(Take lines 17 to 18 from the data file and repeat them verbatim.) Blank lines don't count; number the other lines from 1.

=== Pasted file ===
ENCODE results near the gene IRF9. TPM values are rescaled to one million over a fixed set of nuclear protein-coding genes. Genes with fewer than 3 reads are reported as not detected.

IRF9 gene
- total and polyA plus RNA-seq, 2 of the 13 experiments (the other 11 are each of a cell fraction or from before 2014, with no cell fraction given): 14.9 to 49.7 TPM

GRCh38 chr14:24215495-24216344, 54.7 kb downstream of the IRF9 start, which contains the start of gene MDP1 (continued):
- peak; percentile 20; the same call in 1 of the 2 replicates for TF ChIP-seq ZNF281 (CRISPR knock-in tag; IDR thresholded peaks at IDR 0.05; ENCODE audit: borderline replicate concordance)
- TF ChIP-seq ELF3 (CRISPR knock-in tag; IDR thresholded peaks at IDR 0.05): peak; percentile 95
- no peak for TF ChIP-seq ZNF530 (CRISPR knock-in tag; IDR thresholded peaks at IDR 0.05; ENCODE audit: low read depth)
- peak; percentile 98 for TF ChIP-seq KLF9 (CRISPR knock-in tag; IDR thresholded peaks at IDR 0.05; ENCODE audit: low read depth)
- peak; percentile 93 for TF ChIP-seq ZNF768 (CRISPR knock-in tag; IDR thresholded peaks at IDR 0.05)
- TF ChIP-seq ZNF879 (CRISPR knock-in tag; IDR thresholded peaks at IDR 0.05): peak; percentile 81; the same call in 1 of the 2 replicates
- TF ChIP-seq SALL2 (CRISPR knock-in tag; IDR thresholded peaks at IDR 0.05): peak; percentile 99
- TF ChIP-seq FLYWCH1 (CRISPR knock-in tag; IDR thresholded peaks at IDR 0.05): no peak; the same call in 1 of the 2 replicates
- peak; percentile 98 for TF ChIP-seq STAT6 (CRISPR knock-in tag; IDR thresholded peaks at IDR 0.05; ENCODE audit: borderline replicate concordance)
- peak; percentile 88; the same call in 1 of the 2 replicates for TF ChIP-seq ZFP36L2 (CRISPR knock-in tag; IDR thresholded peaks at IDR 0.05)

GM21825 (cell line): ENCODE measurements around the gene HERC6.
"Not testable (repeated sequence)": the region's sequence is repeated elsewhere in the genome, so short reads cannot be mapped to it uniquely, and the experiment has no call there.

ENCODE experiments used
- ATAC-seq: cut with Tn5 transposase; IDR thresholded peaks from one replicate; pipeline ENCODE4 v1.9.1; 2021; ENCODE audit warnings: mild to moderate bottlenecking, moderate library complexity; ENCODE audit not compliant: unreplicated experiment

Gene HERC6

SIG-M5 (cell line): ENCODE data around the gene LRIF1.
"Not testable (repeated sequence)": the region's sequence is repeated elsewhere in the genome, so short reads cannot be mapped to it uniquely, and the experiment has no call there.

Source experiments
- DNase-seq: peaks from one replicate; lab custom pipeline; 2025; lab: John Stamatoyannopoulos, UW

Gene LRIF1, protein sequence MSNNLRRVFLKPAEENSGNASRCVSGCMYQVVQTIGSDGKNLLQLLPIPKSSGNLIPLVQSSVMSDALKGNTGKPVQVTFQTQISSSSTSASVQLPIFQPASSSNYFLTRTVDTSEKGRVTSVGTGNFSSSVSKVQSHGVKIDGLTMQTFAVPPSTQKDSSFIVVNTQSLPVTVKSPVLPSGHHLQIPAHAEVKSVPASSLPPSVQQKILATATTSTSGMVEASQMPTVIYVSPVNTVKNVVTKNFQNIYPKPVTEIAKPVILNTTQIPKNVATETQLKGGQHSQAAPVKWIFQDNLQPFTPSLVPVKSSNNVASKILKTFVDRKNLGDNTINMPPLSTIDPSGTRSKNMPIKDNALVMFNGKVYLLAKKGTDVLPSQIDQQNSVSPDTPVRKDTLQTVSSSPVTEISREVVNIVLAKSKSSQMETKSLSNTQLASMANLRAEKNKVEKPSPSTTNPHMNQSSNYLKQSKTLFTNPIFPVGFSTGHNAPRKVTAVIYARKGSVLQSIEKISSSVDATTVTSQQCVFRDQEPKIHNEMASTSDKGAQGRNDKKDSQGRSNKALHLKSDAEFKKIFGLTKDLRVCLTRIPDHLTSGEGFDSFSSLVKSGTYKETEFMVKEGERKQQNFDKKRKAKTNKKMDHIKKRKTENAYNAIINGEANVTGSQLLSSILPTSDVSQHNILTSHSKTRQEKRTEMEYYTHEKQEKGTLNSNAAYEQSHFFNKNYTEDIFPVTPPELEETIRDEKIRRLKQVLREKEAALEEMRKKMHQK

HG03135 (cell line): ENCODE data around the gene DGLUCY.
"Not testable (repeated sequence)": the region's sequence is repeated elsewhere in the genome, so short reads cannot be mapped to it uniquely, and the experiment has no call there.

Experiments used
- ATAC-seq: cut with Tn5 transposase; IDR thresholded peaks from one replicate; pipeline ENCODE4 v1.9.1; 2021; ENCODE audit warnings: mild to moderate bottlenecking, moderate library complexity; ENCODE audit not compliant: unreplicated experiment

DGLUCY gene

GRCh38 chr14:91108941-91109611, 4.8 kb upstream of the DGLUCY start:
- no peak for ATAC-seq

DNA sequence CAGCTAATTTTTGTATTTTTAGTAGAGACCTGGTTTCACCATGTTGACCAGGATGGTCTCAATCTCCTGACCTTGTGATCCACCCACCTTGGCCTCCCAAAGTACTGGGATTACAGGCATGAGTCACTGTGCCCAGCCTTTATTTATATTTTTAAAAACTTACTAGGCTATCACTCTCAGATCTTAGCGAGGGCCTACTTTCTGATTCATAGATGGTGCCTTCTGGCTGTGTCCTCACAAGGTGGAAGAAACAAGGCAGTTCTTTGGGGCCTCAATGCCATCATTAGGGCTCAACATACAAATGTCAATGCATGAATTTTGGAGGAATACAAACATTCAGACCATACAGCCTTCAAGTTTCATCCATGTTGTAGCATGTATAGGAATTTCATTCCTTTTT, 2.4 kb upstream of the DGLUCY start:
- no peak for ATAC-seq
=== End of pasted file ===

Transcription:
ENCODE experiments used
- ATAC-seq: cut with Tn5 transposase; IDR thresholded peaks from one replicate; pipeline ENCODE4 v1.9.1; 2021; ENCODE audit warnings: mild to moderate bottlenecking, moderate library complexity; ENCODE audit not compliant: unreplicated experiment